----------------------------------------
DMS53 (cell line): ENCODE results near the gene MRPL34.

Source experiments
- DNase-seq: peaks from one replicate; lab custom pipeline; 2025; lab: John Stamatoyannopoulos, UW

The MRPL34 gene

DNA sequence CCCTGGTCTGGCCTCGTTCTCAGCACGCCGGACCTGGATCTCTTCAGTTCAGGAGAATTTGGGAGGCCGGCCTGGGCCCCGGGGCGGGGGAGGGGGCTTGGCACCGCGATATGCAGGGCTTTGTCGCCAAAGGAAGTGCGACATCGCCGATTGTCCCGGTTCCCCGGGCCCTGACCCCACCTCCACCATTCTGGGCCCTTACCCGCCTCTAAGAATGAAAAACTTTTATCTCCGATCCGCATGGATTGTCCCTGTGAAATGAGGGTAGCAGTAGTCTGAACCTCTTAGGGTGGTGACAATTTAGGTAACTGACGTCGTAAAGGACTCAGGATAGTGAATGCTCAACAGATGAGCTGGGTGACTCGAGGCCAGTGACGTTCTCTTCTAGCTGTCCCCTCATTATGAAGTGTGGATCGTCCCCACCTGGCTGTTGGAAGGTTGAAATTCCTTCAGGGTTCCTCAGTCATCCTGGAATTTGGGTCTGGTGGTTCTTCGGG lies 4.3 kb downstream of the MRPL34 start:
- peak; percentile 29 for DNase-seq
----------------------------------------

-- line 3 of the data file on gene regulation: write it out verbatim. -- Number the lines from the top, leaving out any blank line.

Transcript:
- DNase-seq: peaks from one replicate; lab custom pipeline; 2025; lab: John Stamatoyannopoulos, UW